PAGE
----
conscious eating

I believe our plate is a reflection of our inner state.

—Carly Pollack author of Feed Your Soul


nyone that has struggled to lose weight, eat right or deal with an eating disorder is familiar with the

emotional battle that can evolve from the simple act of seeking sustenance. “Te black-and-white mentality of

needing to be perfect or counting calories leads us into a rabbit hole of bingeing, diet- ing and stuck in a love/hate relationship with food,” says Carly Pollack, whose new book, Feed Your Soul: Nutritional Wisdom to Lose Weight Permanently and Live Fulfilled, comes out next month. “We live in a society that is obsessed

BEFRIENDING FOOD Embrace the Psychology of Eating by Marlaina Donato

Improve your Fitness and Health Today!

Judy Liu is a Registered Yoga Teacher with the Yoga Alliance, a RRCA

Certifi ed Running Coach, an American Council on Exercise (ACE) Certifi ed Fitness Instructor and Integrated Health Coach. She offers several group and private sessions at different studios in Cary.

For more information, please visit or like the Facebook page Strenua LLC.

32 NA Triangle

with mainstream media and celebrity cul- ture,” says Pollack. “Poor body image and an unhealthy relationship with food are synonymous. You can’t have one without the other.” Enter the psychology of eating, a move-

ment built upon a mindset that reshapes our relationship to food, focusing on emotions, beliefs and physiological responses. Tese insights, grounded in research, offer empow- ering, new perspectives.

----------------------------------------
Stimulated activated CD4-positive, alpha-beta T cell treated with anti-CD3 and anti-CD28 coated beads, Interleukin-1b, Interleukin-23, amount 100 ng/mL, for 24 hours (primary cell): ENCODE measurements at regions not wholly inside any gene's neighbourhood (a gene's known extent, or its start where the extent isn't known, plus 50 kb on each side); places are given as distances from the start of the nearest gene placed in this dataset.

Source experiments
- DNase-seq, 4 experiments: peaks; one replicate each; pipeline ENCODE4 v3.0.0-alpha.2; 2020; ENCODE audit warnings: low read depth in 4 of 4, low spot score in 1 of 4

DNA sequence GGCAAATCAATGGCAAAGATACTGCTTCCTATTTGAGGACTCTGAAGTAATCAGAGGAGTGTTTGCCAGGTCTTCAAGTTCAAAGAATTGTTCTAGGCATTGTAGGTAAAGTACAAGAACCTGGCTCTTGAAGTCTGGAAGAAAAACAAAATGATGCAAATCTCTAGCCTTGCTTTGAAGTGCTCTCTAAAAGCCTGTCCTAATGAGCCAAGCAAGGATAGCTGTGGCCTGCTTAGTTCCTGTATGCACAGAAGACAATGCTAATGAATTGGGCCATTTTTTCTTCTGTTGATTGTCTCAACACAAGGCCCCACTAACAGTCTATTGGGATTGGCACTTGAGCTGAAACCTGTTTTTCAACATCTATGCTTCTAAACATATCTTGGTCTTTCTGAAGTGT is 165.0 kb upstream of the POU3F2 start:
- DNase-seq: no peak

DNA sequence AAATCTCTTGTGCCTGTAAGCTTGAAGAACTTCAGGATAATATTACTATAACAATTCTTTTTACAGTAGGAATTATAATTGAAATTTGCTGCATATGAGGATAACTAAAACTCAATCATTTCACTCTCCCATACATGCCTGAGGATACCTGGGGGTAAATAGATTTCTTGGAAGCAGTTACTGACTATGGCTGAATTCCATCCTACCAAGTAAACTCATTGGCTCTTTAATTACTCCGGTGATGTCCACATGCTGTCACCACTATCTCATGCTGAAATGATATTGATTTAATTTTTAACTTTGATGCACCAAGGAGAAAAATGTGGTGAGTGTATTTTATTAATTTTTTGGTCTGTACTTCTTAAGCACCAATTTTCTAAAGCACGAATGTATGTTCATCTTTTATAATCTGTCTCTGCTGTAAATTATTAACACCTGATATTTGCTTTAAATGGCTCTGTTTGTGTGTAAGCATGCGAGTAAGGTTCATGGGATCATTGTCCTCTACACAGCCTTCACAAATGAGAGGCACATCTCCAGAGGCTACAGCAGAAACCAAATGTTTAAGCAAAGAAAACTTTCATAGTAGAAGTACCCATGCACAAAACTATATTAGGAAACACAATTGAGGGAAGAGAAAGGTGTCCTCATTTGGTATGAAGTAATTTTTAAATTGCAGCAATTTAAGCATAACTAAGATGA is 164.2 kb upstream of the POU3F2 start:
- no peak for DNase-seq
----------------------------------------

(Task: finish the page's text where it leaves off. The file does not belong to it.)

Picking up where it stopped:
Mind Games Nutritional Psychologist Marc David, who highlights research on the food/mind connection in his book Te Slow Down Diet: Eating for Pleasure, Energy, and Weight Loss, says our thoughts about what is on our plates have even more impact on our physiological responses than vitamins or minerals. Guilt about consuming certain foods can slow digestion and increase chemical responses that store fat, while enjoying the same foods without stress can boost metabolism and nutritional absorption. “Te most important aspect of creating

and maintaining a healthy relationship with food is to bring awareness to our thoughts and behaviors around food,” says Pollack, founder of Nutritional Wisdom, a holistic practice based in Austin. Simplicity, eating real food and unrav-

eling perceptions are paramount. “With all of the information overload out there, ‘eating right’ has turned into ‘eating per- fectly,’” Pollack says. “I believe our plate is a reflection of our inner state.”

Gender Differences Fear-based approaches to eating generally and eating to cope with emotions are seen oſten as primarily women’s struggles, but a

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